Disney, is joining forces with a Nigerian production and distribution company to market some of the American entertainment conglomerate’s new releases such as “Mulan” in English-speaking West Africa.
The deal makes FilmOne Entertainment the sole distributors of Disney-owned films in Nigeria, Ghana, and Liberia.
“It is a major career highlight, that we’re able to get the world’s biggest movie studio as a partner,” Moses Babatope, a director at FilmOne, told CNN.
FilmOne Entertainment has been at the forefront of growing Nigeria’s cinema culture and has built cinemas across the country, including IMAX screens.
The firm has also distributed and produced Nigerian box office hits such as “The Wedding Party,” and “New Money.’”
“What the deal means is that we are exclusive marketers and distributors of Disney titles in the English-speaking West African countries that have studio licensed cinemas. We will distribute the films to all those cinemas in the territory,” he explained.
The agreement, which commenced this month, covers titles from all Disney studio divisions including Pixar, Marvel Studios, Walt Disney Pictures, and Blue Sky pictures.
“With their in-depth knowledge of the region and expertise in bringing theatrical releases to fans, we are thrilled to welcome FilmOne as our distribution partner for this territory,” Disney Africa’s country manager, Christine Service said in a statement.
Film analysts in the country say this deal may convince investors and film producers to look further into the African movie industry.
“This deal is huge because it means that Disney is paying attention. Their presence can open doors for movie collaborations,” said Shola Thompson, a Nigeria-based film consultant.
Thompson added that distributing Disney movies is a pathway to getting the best content to cinemas, which can improve the cinema-going culture in the region as well as increase their potential earnings.
As a result of restrictions following the Covid-19 pandemic, many cinemas in West Africa are not operating at full capacity. But FilmOne Entertainment says it is working on improving the cinema experience as a way of encouraging people to show up when all restrictions have been lifted.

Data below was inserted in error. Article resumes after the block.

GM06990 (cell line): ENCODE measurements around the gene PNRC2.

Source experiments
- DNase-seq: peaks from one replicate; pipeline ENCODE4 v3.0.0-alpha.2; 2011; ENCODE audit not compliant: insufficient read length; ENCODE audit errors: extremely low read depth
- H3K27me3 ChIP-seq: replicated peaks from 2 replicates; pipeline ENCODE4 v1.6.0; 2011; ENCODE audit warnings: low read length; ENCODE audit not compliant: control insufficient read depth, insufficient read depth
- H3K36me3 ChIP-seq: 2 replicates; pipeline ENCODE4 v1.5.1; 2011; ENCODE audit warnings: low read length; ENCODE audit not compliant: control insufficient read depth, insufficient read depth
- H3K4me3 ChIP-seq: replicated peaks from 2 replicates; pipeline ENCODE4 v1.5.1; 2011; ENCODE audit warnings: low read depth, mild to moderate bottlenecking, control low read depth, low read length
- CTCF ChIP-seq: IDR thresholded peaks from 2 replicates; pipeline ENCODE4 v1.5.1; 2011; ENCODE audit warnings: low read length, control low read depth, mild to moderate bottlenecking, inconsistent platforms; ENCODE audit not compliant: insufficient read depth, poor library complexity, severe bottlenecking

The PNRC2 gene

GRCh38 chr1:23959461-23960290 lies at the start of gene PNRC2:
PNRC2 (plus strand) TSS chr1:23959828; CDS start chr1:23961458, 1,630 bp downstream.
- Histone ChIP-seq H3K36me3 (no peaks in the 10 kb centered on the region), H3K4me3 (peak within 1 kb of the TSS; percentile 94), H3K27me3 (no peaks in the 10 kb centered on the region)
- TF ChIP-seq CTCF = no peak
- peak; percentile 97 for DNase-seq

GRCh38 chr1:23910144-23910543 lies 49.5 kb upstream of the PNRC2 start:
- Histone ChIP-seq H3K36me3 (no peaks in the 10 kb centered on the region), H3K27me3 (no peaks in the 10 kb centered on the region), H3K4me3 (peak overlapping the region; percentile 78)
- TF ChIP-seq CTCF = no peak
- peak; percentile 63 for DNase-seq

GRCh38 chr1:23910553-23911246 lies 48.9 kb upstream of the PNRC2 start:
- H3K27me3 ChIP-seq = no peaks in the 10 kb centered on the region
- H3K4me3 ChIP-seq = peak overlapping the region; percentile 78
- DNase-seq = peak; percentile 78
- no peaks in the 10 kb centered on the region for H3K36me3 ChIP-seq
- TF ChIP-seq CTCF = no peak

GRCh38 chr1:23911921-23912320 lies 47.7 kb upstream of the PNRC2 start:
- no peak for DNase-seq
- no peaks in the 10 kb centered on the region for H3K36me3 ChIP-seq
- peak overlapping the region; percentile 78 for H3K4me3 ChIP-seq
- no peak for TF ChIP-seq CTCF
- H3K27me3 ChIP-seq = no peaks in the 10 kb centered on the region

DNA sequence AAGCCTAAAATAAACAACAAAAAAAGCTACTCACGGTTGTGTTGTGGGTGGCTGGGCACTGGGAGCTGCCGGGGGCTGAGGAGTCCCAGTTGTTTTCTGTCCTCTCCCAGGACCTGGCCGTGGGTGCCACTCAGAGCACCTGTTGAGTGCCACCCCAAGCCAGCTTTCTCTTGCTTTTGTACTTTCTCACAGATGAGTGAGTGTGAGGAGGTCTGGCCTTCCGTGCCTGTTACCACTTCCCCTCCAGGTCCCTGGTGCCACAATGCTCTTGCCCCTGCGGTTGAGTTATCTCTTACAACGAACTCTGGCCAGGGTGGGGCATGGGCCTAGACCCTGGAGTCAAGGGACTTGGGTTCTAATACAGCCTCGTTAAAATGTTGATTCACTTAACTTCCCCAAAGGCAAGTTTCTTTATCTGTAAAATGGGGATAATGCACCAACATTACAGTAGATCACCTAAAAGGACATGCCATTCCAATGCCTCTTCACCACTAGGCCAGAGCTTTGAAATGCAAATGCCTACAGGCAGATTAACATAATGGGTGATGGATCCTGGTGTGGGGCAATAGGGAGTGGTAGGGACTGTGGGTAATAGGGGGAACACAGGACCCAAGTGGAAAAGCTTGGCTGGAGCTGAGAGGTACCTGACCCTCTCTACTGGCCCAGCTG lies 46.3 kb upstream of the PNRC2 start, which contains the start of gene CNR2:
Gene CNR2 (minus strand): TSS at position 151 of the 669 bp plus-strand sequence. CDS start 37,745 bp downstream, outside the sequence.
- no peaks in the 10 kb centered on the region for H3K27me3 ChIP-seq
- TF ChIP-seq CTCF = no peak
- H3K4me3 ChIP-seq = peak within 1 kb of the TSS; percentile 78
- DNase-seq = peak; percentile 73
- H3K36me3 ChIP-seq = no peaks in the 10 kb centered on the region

“We will let people know that they enjoy films better when they watch with other people. To say that the experience out of home is very different,” Babatope said.
“We will communicate that cinemas are safe in our communications to audiences. We will document what the cinemas are doing regarding incorporating safety procedures,” he added.
Disney’s deal is not the first time a multinational entertainment company is partnering with film companies in West Africa.
In 2019, FilmOne Entertainment signed a deal with Chinese media giant Huahua to co-produce the first major China-Nigeria film.
In the same year, French Media giant, Canal+ acquired leading Nollywood film studio, ROK film studios to create more hours of Nigerian content for its French-speaking audience.
Independence key to collaboration
Thompson who is also a film analyst says the growing influence of entertainment companies like Disney on the continent may create room for greater Hollywood influence in Africa, without a corresponding influence of African film content in Hollywood.
“We need to be a bit careful to make sure we don’t lose creative control of our stories. With more multinationals looking into Africa for partnerships, we don’t want to find ourselves stuck with them dictating what we start to produce,” he said.
“At the same time, we can still be glad that they are paying attention as that means growth for our film industry,” he added.
As FilmOne Entertainment prepares to start distributing Disney content, Babatope says the partnership is an opportunity that can lead to future collaborations involving largely African content.
“It’s true that a lot of the content we will be distributing are from other parts of the world but if we are able to demonstrate that we are accountable and transparent, then there will be room to attract future investments involving content from this region.”